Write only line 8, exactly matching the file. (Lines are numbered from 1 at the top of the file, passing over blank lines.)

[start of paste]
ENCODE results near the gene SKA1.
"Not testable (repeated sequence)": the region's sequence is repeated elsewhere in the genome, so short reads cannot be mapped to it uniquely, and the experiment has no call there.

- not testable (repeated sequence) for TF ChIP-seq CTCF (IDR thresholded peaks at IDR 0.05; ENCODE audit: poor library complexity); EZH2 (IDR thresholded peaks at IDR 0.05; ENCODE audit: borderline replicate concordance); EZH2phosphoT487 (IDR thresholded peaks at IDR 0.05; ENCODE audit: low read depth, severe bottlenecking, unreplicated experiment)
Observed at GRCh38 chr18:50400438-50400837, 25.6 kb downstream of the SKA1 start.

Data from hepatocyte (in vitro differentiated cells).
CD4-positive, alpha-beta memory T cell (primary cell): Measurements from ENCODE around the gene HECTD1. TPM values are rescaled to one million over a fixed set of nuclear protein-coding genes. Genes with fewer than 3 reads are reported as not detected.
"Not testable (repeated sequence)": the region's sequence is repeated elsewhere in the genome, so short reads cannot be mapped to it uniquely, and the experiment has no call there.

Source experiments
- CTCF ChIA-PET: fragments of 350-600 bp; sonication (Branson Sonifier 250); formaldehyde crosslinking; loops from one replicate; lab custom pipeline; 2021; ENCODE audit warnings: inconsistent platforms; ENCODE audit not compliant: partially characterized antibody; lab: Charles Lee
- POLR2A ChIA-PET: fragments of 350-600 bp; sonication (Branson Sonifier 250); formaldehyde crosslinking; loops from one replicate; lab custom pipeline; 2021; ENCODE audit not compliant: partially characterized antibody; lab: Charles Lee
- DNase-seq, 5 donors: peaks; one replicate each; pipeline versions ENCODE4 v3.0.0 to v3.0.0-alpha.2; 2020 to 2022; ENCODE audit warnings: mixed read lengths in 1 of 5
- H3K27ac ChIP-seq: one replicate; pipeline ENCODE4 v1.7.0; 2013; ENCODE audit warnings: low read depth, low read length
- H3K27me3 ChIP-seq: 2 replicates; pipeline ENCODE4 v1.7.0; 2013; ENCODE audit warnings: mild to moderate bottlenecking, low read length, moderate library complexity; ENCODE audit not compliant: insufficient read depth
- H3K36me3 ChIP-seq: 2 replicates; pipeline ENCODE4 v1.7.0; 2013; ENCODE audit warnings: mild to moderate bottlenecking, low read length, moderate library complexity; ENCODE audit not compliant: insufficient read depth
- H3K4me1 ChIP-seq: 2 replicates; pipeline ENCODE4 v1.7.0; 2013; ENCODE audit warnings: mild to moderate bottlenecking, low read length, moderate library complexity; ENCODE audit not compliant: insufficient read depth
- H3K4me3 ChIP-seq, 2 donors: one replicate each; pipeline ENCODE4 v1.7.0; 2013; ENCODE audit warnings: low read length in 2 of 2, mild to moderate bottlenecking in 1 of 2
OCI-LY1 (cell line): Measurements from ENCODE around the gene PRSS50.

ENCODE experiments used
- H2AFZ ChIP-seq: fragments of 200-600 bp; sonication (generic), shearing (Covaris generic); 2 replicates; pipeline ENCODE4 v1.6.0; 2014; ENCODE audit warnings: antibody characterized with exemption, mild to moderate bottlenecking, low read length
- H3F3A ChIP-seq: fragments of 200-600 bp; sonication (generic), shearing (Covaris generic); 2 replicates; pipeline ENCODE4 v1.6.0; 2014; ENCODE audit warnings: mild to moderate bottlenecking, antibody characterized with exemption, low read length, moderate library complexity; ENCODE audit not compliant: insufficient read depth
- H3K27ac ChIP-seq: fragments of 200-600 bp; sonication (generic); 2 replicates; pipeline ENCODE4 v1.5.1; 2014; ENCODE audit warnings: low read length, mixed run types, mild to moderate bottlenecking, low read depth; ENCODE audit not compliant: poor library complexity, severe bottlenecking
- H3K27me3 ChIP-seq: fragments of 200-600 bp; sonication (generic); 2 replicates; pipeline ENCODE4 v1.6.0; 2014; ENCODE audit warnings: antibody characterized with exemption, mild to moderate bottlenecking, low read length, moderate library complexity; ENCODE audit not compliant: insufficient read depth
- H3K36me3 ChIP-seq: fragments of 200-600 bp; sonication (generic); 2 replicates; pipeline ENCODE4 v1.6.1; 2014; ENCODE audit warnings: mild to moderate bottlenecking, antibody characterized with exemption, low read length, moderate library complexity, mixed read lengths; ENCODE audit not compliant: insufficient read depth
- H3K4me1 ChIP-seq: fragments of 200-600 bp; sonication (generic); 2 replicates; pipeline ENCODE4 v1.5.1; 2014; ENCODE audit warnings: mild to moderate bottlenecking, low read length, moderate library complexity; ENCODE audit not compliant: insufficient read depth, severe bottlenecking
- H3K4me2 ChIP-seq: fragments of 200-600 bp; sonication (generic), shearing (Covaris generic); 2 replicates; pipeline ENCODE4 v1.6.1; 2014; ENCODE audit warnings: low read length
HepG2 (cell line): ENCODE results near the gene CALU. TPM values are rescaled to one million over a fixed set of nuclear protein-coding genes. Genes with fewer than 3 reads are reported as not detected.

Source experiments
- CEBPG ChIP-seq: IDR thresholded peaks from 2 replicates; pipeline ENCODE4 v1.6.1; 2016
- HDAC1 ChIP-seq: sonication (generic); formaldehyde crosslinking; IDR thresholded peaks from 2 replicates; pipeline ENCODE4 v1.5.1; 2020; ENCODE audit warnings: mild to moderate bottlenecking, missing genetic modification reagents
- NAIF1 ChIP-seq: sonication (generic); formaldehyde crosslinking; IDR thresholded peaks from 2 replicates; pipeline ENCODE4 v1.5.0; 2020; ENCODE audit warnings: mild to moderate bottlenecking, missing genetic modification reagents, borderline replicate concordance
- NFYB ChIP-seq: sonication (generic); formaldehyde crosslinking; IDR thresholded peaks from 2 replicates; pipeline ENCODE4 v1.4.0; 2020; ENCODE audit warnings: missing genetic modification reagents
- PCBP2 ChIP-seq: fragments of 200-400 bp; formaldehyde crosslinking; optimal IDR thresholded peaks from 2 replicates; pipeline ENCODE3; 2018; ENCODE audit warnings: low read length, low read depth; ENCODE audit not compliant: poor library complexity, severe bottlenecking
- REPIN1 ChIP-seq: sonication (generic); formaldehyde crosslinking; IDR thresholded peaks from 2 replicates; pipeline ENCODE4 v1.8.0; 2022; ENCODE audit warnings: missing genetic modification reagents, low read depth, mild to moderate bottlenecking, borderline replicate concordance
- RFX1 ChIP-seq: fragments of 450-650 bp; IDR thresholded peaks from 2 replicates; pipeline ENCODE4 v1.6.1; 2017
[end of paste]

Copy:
Source experiments